\$\begingroup\$ I decide it on a situational basis: Usually I let my players talk and tactic all they want, because their characters are Pros, I also think the characters will have created a very short and precise battle-language, where they can give complex orders with a single word or gesture to their long known friends. - But sometimes, e.a. a surprise attack at night in their room, where everyone is sleepy and has to act fast, I like to tell them "You have to decide fast. NOW: what do you do?" this makes this situations much more entertaining! \$\endgroup\$ – Falco Jul 15 '16 at 12:12
  • \$\begingroup\$ Or another example could be a battle in a more mystery/horror setting, where the characters cannot see/hear each other. Then I may enforce this at the table for the players for a moderately short scene, they can of course talk, but no ingame-tactics or hints. Can give great athmosphere if used for single encounters to set them apart from the usual battles! \$\endgroup\$ – Falco Jul 15 '16 at 12:14
  • \$\begingroup\$ Great answer! I especially like and support the "maximum fun" sentiment, and the parenthesised paragraph. Reflects how I try to DM too. \$\endgroup\$ – Angew Jul 15 '16 at 12:34
  • \$\begingroup\$ At the table I played, half the discussions would be players cracking jokes at each others and the DM/NPCs. It did not really advance the game, but did make for fun nights! \$\endgroup\$ – Matthieu M. Jul 15 '16 at 16:47
8
\$\begingroup\$

There is not really a hard and fast rule for this, it's a matter of table rules for the most part. Table rules are simply the 'soft' rules that you, the GM, set for your players while they are playing at your table. Different GMs handle it different ways depending on their preferences and their player's preferences.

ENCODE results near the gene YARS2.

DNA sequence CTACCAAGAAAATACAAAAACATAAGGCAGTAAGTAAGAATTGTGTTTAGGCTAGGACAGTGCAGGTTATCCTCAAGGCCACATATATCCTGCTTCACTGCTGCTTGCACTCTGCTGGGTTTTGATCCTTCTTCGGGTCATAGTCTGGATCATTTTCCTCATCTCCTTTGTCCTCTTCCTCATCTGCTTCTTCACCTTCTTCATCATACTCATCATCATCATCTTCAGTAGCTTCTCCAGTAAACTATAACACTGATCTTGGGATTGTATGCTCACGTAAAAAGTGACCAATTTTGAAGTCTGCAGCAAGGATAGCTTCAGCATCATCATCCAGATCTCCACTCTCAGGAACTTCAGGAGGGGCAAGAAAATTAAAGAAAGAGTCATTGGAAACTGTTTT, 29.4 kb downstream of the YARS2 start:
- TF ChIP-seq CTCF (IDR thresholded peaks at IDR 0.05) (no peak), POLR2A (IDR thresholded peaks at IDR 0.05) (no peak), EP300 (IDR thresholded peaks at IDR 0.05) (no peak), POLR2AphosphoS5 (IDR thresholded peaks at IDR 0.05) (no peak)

Per the Rules as Written, this means that could talk to each other or to an NPC as a Free Action. For example, demanding that the horribly outmatched goblin surrender would be a Free Action. Alternately, the Fighter could yell to the Cleric "I need some healing here!"

But, Out of character Table-talk is the domain of table rules. If you do not wish for your players to be able to discuss tactics out-of-character, then inform them of such. And if they start talking tactics, just assume that they are actually talking out loud in-character and their enemies can hear them. But if they are newer players, you might want to let them discuss what they want to do...at least until they get a good grasp of the game and the system.

Additionally, how much you can talk as a Free Action sits again as a table rule. If you want to play fairly strictly to the 'spirit' of the game, then a single round is six seconds long. So if they are going to talk as a Free Action, it needs to be less than 6 seconds long...no lengthy debates allowed. But, again...this is not specifically laid out in the Rules As Written, and is up to your discretion as the GM.